A pioneer for women in football, Heather Reid has forged the way for female footballers not only in Canberra but across the country.
From starting Canberra’s first female football club as well as the ACT Women’s Soccer Association, becoming the first female CEO of Capital Football and playing an instrumental role in Canberra United’s inclusion in the W-League, Heather Reid has shattered the glass [grass] ceiling on many occasions.
In 1978, ANU Women’s Soccer Club was born, the big plan brewed over a few quiet beers at the pub between Heather, Clare McGrath, Steph Quinn, June Andersen, Andrea Hotchkiss and Cass Hampton.
“It was largely because there were a lot of women working at the university, who wanted to play in a lunch time competition called the Purple Shin competition,” Heather told Capital Football.
“These women were softballers primarily in the summer and they just had this desire to run and kick a ball around.
“Some of the women asked us if we wanted to put a team together. We then approached the ACT Junior League and I think we had a ten-team competition together and it just went from there.”
A year later, she helped form the ACT Women’s Soccer Association, where she worked to improve and promote the women’s game.
Image: Courtesy of ANUW FC
In 2004, she was appointed CEO of the ACT Soccer Federation (trading as Soccer Canberra), the first female to be at the helm of a State Member Federation.
One of her first tasks in this new role, was to amalgamate four different football associations in the ACT, into one peak body now known as Capital Football.
“That was a really tough thing to do because for me it meant putting the ACT Women’s Soccer Association to bed,” Heather said.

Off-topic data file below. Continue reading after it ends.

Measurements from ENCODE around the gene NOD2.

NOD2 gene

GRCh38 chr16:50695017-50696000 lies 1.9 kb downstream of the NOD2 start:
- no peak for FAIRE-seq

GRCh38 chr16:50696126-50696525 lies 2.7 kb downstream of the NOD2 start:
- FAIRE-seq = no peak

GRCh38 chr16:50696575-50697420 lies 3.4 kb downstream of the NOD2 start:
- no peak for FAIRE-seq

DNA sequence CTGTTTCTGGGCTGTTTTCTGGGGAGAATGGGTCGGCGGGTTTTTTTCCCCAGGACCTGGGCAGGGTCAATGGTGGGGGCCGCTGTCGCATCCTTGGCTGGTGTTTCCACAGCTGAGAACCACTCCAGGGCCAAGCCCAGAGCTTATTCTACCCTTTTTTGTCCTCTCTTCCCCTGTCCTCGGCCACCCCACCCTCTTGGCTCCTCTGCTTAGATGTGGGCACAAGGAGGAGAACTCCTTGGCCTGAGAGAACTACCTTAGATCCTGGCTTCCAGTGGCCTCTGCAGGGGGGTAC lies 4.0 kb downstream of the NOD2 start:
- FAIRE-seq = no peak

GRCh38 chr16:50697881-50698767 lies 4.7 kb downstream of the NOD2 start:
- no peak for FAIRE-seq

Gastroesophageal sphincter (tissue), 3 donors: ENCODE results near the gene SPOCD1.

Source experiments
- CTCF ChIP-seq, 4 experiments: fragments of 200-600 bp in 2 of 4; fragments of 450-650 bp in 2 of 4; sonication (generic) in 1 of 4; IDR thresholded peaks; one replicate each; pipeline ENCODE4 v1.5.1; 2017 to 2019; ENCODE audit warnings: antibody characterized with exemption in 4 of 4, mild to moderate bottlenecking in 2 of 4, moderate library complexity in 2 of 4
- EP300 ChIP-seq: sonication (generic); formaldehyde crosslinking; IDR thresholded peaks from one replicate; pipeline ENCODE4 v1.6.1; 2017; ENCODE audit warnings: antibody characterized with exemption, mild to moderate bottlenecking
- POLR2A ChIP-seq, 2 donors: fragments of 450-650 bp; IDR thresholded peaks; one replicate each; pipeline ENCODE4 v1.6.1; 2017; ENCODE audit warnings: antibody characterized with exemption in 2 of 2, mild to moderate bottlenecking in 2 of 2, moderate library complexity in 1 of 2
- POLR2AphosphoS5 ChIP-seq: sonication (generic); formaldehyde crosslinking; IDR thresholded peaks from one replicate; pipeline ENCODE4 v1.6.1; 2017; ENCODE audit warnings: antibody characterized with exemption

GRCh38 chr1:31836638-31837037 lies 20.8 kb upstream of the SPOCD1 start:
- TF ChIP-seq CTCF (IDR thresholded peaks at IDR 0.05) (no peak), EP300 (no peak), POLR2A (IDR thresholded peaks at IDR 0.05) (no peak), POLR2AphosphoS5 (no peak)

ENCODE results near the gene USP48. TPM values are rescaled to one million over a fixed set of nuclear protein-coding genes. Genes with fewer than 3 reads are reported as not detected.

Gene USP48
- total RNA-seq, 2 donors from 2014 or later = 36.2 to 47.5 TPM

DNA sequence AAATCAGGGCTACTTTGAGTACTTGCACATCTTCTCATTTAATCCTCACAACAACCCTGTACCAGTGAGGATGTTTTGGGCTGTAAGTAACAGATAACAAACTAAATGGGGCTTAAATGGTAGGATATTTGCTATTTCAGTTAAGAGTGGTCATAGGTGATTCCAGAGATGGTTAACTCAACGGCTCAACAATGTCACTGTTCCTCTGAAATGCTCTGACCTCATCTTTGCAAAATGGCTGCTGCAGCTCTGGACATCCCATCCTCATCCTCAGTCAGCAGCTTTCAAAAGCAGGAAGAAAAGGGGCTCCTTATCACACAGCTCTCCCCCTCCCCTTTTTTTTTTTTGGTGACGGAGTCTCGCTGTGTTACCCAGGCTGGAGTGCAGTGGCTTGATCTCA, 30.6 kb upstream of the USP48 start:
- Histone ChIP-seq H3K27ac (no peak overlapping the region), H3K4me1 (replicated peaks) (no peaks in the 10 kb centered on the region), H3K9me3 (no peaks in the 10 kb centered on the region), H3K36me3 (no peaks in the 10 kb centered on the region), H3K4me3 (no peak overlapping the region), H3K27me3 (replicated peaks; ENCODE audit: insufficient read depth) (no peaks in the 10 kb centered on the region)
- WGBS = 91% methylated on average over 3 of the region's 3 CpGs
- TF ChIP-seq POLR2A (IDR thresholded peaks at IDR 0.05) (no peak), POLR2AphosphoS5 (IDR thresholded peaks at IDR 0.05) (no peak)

“It was an organisation that I helped form and then 20, 30 years later, we were having to wind it up…
“Now though, I think we can proudly say that the women’s game is bigger and stronger and more popular than ever, who would have thought back in 1979 that we’d be where we are now.”
As Capital Football CEO, Heather Reid worked hard to obtain the licence for Canberra United to be part of the W-League in 2008, with the club going on to win two Championships, three Premierships and propel several players onto the national and international stage. At the time, unlike the A-League management structures, it was State Federations and linkages to national training centre programs like the Institutes / Academies of Sport that ran the W-League clubs.
Under her management, Kanga Cup grew to a tournament with over 300 teams, while the annual Futsal Championships ACT was also put on the map.
In 2016, after holding the top job for 12 years, Heather announced she was stepping down as CEO.
Since then, she has been a mentor and administration instructor on FIFA’s women’s leadership program, been a member of the Football Australia Board, a Director of Women Onside and co-authored a book on female football in the 1970’s called “Women in Boots”.
What started as a group of young women wanting to have a run around, has now grown into almost eight thousand females participating in Community Leagues and NPL in the ACT and surrounding region.
President of ANUWFC Laura Sant’Ana said it’s an absolute honour to be part of a club with such rich history that has done so much for the Canberra footballing community.
“We hear about Heather all the time, and it’s a pleasure to be able to talk to her and hear the stories about how the club started,” Laura said.
“Our club has 11 teams, close to 200 players and close to 330 came to our trials.
“It’s an honour to be in the biggest and oldest female football club in Canberra.”